The group is led by the reclusive Haibatullah Akhundzada, a senior religious cleric in his 50s who was named chief after a US airstrike killed his predecessor in 2016. Hailing from the Taliban heartland of Spin Boldak, in southern Kandahar province, he was involved in the mujahedeen — or holy Islamic fight — against the Soviet invasion in the 1980s, and was appointed as the leader of jihadi matters in 2001, according to a Taliban spokesperson Zabiullah Mujahid.

His deputy, Abdul Ghani Baradar, was a prominent member of the Taliban regime when it was last in power, and as the head of the group's political committee is currently one of the militants' most public facing leaders. Baradar arrived back in Afghanistan after a 20-year-exile last week.

Here's a look at what else we know about key figures and how the Taliban's power structure functions:

8:24 a.m. ET, August 26, 2021

Pedestrian traffic at Pakistan-Afghanistan border has "increased significantly," officials say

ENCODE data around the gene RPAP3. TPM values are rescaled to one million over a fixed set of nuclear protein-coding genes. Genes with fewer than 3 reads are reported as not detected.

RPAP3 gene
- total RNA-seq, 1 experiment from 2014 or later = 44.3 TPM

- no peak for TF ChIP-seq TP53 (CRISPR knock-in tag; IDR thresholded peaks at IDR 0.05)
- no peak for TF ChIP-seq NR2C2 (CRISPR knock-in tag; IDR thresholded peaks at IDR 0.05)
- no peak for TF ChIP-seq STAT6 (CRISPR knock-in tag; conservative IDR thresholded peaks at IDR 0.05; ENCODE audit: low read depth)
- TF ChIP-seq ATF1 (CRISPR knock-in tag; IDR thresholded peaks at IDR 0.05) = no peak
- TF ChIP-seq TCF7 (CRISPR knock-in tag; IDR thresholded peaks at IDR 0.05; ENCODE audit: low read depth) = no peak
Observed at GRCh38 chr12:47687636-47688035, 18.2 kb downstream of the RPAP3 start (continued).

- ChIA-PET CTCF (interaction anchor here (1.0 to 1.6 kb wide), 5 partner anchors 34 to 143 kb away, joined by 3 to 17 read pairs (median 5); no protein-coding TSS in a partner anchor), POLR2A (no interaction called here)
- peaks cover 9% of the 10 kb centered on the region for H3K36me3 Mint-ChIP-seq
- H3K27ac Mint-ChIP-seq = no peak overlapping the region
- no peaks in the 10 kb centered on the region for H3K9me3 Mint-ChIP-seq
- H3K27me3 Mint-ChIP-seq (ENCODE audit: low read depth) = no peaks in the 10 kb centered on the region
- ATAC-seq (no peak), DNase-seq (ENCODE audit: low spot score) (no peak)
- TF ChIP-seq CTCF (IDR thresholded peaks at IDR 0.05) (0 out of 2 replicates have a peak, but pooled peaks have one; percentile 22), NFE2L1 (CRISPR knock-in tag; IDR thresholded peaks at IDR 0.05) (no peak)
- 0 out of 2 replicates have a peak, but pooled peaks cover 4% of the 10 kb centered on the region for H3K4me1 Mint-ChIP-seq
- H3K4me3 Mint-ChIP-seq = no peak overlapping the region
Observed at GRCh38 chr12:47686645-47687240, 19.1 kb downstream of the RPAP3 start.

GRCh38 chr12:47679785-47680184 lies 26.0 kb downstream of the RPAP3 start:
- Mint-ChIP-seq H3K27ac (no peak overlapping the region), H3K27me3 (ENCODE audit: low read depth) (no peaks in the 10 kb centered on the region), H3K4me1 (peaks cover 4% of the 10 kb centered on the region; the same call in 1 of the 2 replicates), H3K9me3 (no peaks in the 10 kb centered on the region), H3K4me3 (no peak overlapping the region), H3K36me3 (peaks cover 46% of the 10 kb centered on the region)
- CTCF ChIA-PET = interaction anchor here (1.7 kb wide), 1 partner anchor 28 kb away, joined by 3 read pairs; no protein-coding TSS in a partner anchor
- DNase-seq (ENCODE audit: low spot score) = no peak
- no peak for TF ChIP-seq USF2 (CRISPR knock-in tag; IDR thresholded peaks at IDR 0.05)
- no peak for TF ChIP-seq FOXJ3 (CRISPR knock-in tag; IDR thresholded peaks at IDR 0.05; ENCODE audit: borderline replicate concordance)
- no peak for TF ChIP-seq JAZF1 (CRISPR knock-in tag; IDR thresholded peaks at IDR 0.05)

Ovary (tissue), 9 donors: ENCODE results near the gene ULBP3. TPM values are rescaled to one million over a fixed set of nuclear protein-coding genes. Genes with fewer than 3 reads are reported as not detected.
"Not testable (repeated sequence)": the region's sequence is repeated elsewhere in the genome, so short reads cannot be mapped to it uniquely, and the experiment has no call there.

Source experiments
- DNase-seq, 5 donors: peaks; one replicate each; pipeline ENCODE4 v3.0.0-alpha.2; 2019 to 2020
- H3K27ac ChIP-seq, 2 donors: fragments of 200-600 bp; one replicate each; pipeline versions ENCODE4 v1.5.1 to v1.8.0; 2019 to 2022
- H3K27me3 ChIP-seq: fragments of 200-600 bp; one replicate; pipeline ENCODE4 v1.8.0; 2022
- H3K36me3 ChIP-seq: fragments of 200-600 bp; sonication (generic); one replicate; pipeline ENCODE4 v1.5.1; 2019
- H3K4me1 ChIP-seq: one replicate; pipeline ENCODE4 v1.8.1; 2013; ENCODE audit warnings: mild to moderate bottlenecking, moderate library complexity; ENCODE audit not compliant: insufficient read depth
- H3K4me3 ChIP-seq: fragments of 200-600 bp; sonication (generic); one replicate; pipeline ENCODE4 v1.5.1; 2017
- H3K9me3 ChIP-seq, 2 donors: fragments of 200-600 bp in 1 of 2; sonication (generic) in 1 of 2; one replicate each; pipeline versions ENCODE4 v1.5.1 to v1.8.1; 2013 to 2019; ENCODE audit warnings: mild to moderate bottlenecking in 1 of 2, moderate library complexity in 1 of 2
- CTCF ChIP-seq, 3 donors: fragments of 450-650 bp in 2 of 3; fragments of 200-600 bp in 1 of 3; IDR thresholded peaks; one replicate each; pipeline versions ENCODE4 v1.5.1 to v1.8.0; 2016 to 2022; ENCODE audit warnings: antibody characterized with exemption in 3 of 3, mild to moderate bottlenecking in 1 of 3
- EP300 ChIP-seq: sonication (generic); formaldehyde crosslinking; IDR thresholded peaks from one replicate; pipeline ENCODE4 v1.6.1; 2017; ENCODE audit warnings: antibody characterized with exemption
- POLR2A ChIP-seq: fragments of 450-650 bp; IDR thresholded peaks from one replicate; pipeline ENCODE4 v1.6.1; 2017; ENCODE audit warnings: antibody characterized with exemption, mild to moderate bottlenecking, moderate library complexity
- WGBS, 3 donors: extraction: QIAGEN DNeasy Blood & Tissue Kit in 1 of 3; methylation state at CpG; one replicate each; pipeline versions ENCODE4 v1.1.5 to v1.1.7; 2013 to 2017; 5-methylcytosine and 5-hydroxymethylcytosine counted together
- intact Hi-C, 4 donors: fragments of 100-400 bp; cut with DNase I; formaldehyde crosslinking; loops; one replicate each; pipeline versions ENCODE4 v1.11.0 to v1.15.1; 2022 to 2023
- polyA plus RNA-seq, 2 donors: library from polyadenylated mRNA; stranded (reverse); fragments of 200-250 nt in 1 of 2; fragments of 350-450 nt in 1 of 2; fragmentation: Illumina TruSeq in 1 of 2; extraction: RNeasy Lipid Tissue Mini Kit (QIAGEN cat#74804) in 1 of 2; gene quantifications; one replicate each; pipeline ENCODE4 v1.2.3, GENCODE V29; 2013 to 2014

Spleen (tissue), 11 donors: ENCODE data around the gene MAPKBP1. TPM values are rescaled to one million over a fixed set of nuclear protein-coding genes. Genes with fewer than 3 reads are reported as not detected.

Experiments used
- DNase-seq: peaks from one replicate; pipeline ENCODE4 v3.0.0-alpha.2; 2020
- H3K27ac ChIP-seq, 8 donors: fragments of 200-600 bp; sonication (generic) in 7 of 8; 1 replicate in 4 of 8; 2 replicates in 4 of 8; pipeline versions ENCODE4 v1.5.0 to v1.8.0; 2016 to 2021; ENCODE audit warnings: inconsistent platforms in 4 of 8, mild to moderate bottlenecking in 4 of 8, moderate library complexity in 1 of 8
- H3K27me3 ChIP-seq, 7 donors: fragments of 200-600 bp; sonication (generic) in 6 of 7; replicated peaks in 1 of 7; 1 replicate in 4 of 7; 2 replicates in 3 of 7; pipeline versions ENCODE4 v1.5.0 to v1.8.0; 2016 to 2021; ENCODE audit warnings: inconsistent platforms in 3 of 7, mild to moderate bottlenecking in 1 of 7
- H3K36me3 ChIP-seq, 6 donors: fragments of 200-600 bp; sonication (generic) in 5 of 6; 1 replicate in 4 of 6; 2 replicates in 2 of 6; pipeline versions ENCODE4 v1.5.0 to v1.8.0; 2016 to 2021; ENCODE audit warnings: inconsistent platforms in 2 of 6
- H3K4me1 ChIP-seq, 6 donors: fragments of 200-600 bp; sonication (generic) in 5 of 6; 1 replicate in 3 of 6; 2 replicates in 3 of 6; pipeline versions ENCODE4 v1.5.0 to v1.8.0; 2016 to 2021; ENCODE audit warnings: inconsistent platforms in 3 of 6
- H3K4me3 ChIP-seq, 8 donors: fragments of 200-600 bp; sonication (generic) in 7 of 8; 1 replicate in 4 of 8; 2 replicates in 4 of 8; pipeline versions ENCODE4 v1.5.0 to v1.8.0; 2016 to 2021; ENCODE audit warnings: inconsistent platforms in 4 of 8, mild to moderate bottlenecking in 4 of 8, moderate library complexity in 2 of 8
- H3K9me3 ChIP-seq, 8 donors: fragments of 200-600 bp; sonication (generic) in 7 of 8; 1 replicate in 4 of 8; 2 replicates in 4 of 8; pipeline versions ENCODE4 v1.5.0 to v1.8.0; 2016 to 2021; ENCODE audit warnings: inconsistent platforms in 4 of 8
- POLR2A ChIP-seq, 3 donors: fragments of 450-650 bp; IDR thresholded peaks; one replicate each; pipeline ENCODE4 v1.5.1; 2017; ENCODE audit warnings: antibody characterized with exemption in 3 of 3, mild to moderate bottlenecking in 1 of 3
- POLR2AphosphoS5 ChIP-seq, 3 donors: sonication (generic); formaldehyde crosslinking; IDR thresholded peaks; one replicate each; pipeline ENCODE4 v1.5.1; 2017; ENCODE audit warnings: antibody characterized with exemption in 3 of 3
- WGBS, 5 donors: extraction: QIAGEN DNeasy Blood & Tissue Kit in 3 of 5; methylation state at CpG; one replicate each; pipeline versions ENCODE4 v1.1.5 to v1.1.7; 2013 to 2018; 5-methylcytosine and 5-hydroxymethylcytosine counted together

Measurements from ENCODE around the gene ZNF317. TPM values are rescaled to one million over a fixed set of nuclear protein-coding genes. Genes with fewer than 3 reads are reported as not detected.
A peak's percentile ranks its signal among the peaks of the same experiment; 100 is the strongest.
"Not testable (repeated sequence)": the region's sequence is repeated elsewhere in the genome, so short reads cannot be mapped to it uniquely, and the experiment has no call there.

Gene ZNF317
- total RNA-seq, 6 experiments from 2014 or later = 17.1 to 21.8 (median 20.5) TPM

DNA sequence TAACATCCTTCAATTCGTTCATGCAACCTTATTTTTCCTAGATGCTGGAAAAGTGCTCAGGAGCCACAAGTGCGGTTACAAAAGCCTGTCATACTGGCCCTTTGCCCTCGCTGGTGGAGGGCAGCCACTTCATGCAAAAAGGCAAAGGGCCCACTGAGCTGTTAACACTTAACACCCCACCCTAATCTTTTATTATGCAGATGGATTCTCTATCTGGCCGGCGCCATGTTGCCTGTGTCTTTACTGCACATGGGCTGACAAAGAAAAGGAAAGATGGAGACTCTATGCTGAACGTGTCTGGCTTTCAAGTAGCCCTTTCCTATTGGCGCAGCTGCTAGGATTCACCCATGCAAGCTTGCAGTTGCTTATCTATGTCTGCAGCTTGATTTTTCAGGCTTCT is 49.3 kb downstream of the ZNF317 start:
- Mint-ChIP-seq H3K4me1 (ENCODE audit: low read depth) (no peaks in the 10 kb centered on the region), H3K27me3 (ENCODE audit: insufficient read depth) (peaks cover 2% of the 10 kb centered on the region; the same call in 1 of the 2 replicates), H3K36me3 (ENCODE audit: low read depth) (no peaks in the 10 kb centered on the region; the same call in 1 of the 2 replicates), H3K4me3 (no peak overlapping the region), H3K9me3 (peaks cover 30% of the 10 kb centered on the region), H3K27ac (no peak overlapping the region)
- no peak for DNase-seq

From CNN's Asim Khan 

A Pakistani soldier stands guard as Afghans arrive in Pakistan through the Pakistan-Afghanistan border crossing point in Chaman, Pakistan, on August 26.
A Pakistani soldier stands guard as Afghans arrive in Pakistan through the Pakistan-Afghanistan border crossing point in Chaman, Pakistan, on August 26. AFP/Getty Images

Traffic on the Chaman border crossing with Afghanistan in Pakistan’s southwestern province of Balochistan has “increased significantly” since the fall of Kabul, border officials tell CNN. 

"About 18,000 people are now crossing the border on a daily basis," Hameed Ullah, the head of the Coronavirus Health team at the Chaman border told CNN.

In the past, no more than 12,000 people typically crossed the border in a single day, the official told CNN. 

Abdullah Khan, a resident of a Chaman town, told CNN that he often visits the Pakistan-Afghan border, he said there is a “situation of tension at the Chaman border” at the moment and “thousands of people” are coming to Pakistan side of the border. 

The border crossing is “over occupied” right now with people fleeing Afghanistan, he said.